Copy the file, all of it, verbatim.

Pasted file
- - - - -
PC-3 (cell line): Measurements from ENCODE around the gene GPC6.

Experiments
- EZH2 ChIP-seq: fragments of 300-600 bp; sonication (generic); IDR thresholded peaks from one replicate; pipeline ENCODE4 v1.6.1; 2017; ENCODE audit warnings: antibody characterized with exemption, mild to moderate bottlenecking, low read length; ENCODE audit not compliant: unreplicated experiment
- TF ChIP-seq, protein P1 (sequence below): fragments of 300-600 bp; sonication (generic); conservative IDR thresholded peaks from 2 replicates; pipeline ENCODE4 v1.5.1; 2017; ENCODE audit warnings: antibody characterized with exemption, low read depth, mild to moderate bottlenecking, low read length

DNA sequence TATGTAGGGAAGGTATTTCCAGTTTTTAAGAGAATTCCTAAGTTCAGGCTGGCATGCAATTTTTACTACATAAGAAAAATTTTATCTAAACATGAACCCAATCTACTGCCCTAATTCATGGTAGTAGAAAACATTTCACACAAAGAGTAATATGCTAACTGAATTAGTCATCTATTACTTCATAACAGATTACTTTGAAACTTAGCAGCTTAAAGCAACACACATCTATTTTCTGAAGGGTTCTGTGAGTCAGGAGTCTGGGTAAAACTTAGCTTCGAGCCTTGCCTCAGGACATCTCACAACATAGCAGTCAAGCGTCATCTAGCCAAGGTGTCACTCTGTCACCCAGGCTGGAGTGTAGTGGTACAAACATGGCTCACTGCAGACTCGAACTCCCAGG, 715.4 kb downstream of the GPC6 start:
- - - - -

PC-3 (cell line): Measurements from ENCODE around the gene GPC6.

Experiments
- EZH2 ChIP-seq: fragments of 300-600 bp; sonication (generic); IDR thresholded peaks from one replicate; pipeline ENCODE4 v1.6.1; 2017; ENCODE audit warnings: antibody characterized with exemption, mild to moderate bottlenecking, low read length; ENCODE audit not compliant: unreplicated experiment
- TF ChIP-seq, protein P1 (sequence below): fragments of 300-600 bp; sonication (generic); conservative IDR thresholded peaks from 2 replicates; pipeline ENCODE4 v1.5.1; 2017; ENCODE audit warnings: antibody characterized with exemption, low read depth, mild to moderate bottlenecking, low read length

DNA sequence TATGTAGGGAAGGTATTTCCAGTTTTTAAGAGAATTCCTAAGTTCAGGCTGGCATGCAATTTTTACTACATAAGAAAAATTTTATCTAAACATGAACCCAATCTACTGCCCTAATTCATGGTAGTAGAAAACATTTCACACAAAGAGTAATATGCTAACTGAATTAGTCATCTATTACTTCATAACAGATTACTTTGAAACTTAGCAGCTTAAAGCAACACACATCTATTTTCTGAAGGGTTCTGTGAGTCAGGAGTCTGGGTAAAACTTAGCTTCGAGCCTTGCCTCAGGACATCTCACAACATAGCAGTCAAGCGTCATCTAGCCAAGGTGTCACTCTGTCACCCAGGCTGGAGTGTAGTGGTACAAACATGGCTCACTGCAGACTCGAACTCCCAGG, 715.4 kb downstream of the GPC6 start: